Finally, and a bit far afield, I highly recommend Dashiel Hammett’s Red Harvest, has nothing to do with anything, but it is an awesome read, and I re-read it this week, and it just got better—some hardcore American noir. Like a kick in your commie teeth.

  8. On growth of canals; “The map that changed the world”: ISBN10 0140280391

    Recent Book I enjoyed: Richard Sennett’s Respect: ISBN10: 0141007564

  9. Architecture/urbanism:

    Wolfe – From Bauhaus to our house
    Alexander – A pattern language / Timeless way of building
    Hale – The old way of seeing
    Brand – How buildings learn / Clock of the long now
    Koolhaas – Harvard Design School guide to shopping
    Jacobs – Death and life of great American cities / Economy of cities

    (Japanese) aesthetics (you didn’t ask, but anyway):

    Rudofsky – The kimono mind
    Tanizaki – In praise of shadows
    Okakura – The book of tea

    1. WOlfe – yp, someone else I missed off the list, along with Hunter S Thompson…

      Seems like Brand is a must… and as for Japanese aesthetics -= hmm, not that does sound a little different:-) Thanks…

  10. Thanks for suggestions so far – despite the damage to my credit card, I’m still fishing for inspiration:-)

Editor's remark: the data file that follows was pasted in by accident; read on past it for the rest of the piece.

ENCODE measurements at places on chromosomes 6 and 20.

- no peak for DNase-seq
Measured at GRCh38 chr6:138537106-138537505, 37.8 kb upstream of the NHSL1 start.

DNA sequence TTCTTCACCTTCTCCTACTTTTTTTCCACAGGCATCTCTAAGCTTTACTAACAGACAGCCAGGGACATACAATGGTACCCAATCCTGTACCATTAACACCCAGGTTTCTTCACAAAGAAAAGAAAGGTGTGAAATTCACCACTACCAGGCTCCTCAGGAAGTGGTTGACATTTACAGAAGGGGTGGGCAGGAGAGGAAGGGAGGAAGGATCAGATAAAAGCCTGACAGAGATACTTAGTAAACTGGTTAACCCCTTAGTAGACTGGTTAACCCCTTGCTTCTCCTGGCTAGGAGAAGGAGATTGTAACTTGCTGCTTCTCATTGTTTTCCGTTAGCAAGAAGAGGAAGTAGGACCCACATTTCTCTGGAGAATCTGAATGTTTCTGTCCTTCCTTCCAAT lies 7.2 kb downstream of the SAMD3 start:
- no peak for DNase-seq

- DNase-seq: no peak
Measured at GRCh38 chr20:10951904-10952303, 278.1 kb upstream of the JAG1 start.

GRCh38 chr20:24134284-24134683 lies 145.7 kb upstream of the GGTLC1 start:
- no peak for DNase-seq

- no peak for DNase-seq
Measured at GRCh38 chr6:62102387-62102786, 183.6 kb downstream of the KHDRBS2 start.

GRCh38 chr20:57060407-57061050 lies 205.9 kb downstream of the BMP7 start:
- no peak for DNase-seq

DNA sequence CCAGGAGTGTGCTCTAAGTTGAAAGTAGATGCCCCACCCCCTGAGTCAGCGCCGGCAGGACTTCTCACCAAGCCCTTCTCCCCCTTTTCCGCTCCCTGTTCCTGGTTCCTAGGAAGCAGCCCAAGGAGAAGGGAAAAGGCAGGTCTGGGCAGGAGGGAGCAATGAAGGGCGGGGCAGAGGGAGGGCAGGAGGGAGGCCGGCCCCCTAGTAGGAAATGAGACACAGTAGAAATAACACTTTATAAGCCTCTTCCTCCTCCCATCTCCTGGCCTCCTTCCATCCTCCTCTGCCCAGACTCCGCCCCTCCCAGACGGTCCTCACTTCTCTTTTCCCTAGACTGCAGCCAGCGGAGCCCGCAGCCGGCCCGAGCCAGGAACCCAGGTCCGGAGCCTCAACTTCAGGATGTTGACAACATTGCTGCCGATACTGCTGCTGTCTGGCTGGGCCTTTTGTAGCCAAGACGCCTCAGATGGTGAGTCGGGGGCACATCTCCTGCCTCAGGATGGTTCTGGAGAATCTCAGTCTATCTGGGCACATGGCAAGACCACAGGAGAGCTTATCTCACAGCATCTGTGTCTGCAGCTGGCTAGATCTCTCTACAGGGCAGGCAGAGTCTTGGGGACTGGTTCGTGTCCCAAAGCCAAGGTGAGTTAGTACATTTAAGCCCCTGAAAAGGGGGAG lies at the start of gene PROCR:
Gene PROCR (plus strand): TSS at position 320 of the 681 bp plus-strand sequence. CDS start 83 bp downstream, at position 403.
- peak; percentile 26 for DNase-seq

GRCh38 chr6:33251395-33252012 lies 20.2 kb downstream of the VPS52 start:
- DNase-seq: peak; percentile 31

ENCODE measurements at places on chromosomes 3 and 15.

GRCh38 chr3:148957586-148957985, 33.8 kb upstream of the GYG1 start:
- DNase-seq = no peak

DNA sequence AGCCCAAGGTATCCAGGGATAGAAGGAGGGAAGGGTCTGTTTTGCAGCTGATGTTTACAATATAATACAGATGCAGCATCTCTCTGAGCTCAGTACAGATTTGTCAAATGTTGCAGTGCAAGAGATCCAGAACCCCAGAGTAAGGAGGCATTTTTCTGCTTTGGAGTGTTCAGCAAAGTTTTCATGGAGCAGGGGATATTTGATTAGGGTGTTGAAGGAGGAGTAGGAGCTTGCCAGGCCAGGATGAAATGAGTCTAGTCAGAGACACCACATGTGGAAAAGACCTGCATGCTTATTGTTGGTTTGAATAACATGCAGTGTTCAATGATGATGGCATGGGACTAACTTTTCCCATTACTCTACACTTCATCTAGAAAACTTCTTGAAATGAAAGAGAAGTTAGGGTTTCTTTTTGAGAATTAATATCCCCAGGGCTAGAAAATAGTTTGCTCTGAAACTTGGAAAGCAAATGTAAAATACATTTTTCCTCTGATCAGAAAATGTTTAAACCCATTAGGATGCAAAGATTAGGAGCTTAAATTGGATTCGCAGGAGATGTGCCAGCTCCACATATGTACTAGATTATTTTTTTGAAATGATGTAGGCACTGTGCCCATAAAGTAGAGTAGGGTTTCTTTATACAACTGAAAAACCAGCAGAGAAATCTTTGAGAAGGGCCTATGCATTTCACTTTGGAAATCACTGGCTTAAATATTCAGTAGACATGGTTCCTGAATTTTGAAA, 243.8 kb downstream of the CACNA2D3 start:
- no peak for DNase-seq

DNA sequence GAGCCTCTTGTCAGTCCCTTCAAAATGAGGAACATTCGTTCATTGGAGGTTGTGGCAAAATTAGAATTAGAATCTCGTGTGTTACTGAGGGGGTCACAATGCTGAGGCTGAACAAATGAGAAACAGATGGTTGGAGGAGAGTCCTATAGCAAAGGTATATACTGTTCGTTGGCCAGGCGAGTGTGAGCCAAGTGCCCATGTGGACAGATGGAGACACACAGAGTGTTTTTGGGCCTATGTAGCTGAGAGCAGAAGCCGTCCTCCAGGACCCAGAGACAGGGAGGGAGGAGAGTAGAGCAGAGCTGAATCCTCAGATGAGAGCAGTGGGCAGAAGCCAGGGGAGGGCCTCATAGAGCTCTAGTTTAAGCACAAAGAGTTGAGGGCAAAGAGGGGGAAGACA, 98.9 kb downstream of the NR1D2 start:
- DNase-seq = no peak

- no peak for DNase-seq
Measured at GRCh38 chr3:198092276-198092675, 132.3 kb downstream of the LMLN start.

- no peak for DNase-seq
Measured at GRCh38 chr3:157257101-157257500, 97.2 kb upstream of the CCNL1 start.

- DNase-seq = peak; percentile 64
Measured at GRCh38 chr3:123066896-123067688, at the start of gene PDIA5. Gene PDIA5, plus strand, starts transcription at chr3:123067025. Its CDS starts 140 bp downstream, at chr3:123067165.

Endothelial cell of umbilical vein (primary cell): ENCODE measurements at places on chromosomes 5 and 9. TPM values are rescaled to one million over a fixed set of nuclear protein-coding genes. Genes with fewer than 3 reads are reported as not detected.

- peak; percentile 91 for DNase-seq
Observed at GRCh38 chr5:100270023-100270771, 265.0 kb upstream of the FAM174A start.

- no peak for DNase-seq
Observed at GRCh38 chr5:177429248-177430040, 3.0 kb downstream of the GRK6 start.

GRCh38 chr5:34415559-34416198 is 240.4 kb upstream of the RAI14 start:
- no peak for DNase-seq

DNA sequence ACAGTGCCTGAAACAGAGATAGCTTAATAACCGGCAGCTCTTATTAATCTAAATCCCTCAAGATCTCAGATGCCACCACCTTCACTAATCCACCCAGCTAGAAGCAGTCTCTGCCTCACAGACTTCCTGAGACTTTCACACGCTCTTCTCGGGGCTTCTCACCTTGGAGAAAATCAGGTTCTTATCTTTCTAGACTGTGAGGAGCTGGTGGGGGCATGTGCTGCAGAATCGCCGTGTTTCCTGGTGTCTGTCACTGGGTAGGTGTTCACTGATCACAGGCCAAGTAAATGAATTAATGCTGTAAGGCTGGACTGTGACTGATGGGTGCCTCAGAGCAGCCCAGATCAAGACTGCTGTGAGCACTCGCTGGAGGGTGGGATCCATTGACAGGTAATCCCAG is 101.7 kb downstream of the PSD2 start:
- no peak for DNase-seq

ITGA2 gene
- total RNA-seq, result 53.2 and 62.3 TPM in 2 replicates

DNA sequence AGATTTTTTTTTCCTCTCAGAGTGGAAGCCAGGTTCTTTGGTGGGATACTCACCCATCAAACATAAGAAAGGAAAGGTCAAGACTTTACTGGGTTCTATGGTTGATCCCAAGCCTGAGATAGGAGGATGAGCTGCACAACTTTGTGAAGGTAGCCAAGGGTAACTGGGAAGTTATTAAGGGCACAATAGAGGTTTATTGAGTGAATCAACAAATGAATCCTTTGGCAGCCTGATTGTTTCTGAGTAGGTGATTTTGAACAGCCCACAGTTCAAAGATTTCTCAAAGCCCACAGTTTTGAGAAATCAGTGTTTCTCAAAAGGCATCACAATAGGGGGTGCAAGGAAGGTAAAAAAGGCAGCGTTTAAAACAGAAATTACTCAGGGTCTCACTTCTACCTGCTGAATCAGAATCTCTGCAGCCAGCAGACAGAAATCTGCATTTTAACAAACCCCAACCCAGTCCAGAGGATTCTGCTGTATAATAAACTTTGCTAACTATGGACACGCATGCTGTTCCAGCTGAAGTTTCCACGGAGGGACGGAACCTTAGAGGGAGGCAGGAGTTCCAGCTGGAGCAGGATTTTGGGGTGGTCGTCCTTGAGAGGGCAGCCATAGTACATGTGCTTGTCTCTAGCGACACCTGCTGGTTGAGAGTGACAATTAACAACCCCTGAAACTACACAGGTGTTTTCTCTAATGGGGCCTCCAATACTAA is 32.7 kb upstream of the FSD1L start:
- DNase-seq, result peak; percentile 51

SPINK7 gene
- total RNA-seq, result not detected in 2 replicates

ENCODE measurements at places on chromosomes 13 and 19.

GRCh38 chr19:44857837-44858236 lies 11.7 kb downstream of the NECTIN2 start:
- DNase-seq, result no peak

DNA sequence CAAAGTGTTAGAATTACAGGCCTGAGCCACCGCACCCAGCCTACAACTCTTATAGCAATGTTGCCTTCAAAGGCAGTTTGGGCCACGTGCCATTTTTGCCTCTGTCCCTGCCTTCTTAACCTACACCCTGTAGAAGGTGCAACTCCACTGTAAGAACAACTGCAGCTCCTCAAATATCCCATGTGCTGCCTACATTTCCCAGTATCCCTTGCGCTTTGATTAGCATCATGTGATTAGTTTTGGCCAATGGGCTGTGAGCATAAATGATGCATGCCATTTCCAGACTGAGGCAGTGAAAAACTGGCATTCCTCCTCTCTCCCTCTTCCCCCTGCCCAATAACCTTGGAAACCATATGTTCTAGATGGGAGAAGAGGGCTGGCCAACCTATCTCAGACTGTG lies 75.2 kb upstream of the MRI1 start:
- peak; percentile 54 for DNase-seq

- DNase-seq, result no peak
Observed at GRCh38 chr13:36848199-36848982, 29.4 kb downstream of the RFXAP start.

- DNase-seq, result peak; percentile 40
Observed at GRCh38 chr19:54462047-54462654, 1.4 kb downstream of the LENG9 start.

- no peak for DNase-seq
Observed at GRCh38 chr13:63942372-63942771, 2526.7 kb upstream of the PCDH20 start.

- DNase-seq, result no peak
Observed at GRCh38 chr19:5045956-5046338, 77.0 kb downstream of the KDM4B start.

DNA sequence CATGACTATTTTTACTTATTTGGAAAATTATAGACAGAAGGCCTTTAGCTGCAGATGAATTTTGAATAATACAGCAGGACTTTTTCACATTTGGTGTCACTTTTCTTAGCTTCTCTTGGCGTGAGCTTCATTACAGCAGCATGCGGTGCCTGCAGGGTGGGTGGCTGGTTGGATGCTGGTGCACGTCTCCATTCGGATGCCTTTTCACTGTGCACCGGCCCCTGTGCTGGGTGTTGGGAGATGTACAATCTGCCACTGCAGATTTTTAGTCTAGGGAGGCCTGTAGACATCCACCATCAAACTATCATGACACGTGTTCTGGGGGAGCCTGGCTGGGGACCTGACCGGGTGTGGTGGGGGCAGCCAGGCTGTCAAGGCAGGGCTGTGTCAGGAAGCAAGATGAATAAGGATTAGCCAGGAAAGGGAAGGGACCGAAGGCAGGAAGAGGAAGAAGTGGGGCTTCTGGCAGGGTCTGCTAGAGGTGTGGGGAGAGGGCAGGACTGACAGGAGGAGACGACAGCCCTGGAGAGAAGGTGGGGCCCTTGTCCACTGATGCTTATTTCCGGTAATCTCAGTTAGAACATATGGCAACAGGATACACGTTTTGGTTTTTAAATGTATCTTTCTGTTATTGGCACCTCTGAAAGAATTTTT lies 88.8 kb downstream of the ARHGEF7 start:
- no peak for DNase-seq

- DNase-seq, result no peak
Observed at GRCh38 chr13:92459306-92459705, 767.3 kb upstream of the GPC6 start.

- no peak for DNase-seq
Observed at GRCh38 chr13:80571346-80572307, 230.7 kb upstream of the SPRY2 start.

@owen why do i know the name Stewart Brand???

    @janet My better half keeps suggesting I do some of the classics, so I’ll add a Gaskell to the list :-)

    @kevin JG Ballard – yes – I have a collection or two somewhere and should have popped him on my list – some of his short stories really do it for me :-) And as for the Mythical Man Month – you’re right, and I really should read it one day…

    @scott Rainbow’s End sounds v interesting, though form the reviews maybe not quite as, err, textured(?) as William Gibson? – now on the list, anyway:-) And as for Phillip Kerr – agreed; I tried to pitch a story to him a few months ago, but apparently he’s left the likes of Gridiron and A Philosophical Investigation behind in his writing now…Actually, I ned to re-read PI with Google in mind… and 1984… and Brave New World… Hmm – what other dystopian classics am I missing…?

    @mike Weirdness? heh heh ;-) I’ve never really got on with graphic novels… but maybe i need my eyes opening…

    @stephen I’ve never really got into Bruce Sterling for some reason – whaddya suggest?

    @jim doh – of course…:-) White Noise sounds intriguing too.. I remember reading Dashiel Hammett way back when on the commute to school – and a bit of me wants to protect the memory..

    @eddie Richard Sennett sounds a bit too agendary for me; as for “The Map…”, I think i have it somewhere…bought around the same time I read The Lunar Men.

  11. North and South might be best Gaskell to try – some comparison of working class industrial North with agricultural South; contrast between middle and working classes + gender differences explored. Or, Mary Barton. Effects of mechanisation on ordinary working class man…